Page images
PDF
EPUB
[merged small][merged small][merged small][merged small][merged small][merged small][merged small][merged small][merged small][merged small][merged small][merged small][merged small][merged small][merged small][merged small][merged small][merged small][merged small][merged small][merged small][merged small][merged small][merged small][subsumed][ocr errors][merged small][merged small][merged small][merged small][merged small][merged small][merged small][merged small][merged small][merged small][merged small][merged small][merged small][merged small][ocr errors][merged small][merged small][merged small][merged small][merged small][merged small][merged small][merged small]

CB

AAKC

BC

B

&

and

In this Synopfis

FC is CG.

Thus is the Oblique Angled Triangle refolved into 2 Right-angled ones, in either of which the Hypothenufe is known, and also the Bafe.

fignifies two Lines or Angles added to

gether, and-fignifies Subtraction, or the difference of two

Lines or Angles.

And thus have you the feven Cafes of Right-angled, and five of Oblique-angled plain Triangles fufficiently demonftrated and explained. I fhall next proceed to fome Problems Trigonometrical.

С НА Р. V.

Problems Trigonometrical.

Problem I. One Side of an Oblique angled plain Triangle, the Angle oppofite to that Side, and the Sum of the other two Sides being given; to find the other two Sides, and the Angles feverally.

[blocks in formation]

be given.

[blocks in formation]

Extend the Side BA to D, making AD equal to AC, and draw the Line DC; fo fhall you have two other Oblique angled Triangles BDC and ADC. In the Triangle ABC is given the Angle BAC 110° 30′, and confequently in the Triangle ACD you have given CAD 69° 30', it being the Complement of the other to 180°, (by Def. 16. Chap. 1.) alfo the Triangle ADC is Equicrural, by Construction; and therefore the Angles at the Bafe ADC and ACD are equal (by Def. 19. Chap. 1.) viz. each of them is equal to half the given Angle 55° 15. Now in the Triangle BCD there is given,

1. BC 532

2. BD637

3. The Angle BDC 55° 15′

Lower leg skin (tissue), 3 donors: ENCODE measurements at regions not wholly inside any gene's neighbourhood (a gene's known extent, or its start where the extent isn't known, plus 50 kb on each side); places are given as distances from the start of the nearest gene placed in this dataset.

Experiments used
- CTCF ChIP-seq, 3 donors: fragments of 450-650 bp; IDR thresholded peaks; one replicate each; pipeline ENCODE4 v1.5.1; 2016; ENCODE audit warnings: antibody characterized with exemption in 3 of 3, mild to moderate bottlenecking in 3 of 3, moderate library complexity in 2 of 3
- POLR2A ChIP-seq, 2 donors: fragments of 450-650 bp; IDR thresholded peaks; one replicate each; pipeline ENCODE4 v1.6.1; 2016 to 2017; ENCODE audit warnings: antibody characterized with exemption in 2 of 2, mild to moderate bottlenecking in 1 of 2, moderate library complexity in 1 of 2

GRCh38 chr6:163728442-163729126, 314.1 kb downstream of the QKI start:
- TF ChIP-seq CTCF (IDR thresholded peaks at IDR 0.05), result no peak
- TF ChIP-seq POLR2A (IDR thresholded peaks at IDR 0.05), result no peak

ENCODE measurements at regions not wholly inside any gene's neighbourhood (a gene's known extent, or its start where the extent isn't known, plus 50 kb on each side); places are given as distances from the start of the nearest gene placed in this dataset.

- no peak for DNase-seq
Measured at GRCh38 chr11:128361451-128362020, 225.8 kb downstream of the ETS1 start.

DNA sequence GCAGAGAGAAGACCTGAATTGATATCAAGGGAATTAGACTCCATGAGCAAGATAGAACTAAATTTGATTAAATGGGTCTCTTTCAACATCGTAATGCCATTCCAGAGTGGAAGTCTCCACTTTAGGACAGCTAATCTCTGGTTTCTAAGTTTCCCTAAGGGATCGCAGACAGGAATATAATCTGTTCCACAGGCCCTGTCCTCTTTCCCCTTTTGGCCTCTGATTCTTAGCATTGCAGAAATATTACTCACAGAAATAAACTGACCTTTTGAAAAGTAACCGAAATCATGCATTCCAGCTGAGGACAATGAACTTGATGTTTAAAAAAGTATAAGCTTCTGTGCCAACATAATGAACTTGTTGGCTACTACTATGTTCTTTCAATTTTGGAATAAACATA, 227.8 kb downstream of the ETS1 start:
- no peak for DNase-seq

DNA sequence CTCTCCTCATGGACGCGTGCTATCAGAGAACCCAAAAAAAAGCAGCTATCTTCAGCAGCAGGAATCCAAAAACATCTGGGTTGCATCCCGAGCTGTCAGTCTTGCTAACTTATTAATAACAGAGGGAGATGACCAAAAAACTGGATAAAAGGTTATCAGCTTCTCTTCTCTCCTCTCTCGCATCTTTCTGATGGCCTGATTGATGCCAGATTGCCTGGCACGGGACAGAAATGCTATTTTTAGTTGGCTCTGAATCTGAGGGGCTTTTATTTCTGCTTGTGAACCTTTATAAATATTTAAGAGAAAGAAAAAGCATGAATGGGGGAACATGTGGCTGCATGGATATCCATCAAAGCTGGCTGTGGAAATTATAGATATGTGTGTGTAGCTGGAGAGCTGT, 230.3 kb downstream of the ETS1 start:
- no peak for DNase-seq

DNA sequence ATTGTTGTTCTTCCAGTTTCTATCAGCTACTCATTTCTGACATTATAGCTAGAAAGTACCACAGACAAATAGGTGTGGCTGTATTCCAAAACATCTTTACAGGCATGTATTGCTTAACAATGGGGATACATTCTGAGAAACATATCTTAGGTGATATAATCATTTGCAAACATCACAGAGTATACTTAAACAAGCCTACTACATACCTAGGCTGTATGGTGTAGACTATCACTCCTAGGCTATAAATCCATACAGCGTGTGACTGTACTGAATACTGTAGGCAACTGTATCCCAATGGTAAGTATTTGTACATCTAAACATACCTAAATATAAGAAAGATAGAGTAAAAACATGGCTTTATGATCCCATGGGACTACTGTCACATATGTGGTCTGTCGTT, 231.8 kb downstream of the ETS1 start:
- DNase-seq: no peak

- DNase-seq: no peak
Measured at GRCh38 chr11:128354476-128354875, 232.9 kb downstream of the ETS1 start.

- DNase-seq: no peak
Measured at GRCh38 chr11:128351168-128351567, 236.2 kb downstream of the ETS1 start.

From whence you may find the Angle DCB (by Cafe 2. Chap. 4.)

[blocks in formation]

From which fubtract the Angle ACD 55° 15', and the Remainder is 45° 04' for the ACB; and the Angle ABC is 24° 26', and is found by fubtracting the Sum of BCD 100° 19' and D 55° 15' from 180°. The Sides AB and AC may be found thus (by Cafe I. Chap. 4.)

[merged small][merged small][merged small][merged small][merged small][ocr errors][merged small][merged small][merged small][merged small][merged small][merged small]

By Scale and Compaffes.

9.6166164

2.3709404

For the first Proportion, extend from 532 to 637 in the Line of Numbers, that extent will reach from 55° 15' to 79° 40′ in the Sines; but because the Angle fought is Obtufe (as appears by the Figure) therefore the Complement of 79° 40′ to 180° is 100

19' the Angle required. For the fecond Proportion, extend from 69° 30' (the Complement of 110° 30' to 180°) to 45° 04' in the Sines, that extent will reach** from 532 to 402.08. For the third Proportion, extend from 69° 30' to 24° 26' in the Sines; that extent will reach from 532 to 234.93 in the Line of Numbers.

By the Sliding-Rule.

For the first Proportion, fet 532 on B to 637 on A; then against 55° 15' on S, you will find 79° 40′ on SS. For the fecond Proportion, fet 69° 30′ on SS, to 45° 04' on S, then against 532 on A, is 402.08 on B. For the third Proportion, fet 69° 30' on SS, to 24° 26' on S, then against 532 on A is 234.93 on B.

Problem II. One fide of an oblique angled Plain Triangle, the Angle oppofite thereto, and the Dif ference of the other two Sides being given, to find the other Angles, and the two Sides feverally.

In the Triangle ABC, let BC 250.2, and the Difference of the other two Sides 106, B

and the Angle

106

D

250-2

BAC (opposite to BC) 96° 50' be given.

C

Make AD equal to AC, and draw CD, conftitu ting the Triangle ACD Equicrural; and the Angle DAC being 96° 50', the Complement thereof to 180° is 83° 10' for the two Angles ADC and ACD; which being equal one to the other, therefore each of them is half 83°10', that is 41° 35'; and by drawing the LineCD, there is also another Triangle made, wherein is given the Side BC 250.2, and BD 106 equal to

E

the

50 the Difference of the two Sides AB and AC; and there is alfo given the Angle BDC 138° 25', equal to the Complement of ADC, 41° 35', to 180°. From these things given, you may find the Angles ACB and ABC, and alfo the Sides AB and AC, feverally.

[blocks in formation]

To which if ACD 41° 35' be added, the Sum is 57° 54' 52" for the whole Angle ACB. And if the Angle A be added to it, and the Sum fubtracted from 180, there will remain 25° 15′ 08′′ for the Angle ABC. Find the fides AB and AC as in the last Question, thus.

As the s.<BAC 96° 50' (or Ar. Com. 0.0030960

its Comp. 83°10')

Is to the Side BC 250.2

(or}

So is the s. ACB 57° 54′ 52"

To the Side AB 213.5

Again,

2.3982873

9.9280146

2.3293979

As the s. of the BAC 96° 50' Ar. Com. 0.0030960

Is to the Side BC 250.2

So is the s.< ABC 25° 15′ 8′′

To the Side AC 107.5

By Scale and Compaffes.

2.3982873

9.6300247

2.0314080

For the first Proportion, extend from 250.2 to 106 in the Line of Numbers; that extent will reach from 41° 35' to 16° 20' in the Line of Sines. For the fe= cond Proportion, extend from 83° 10' to 57° 55' in

the

« PreviousContinue »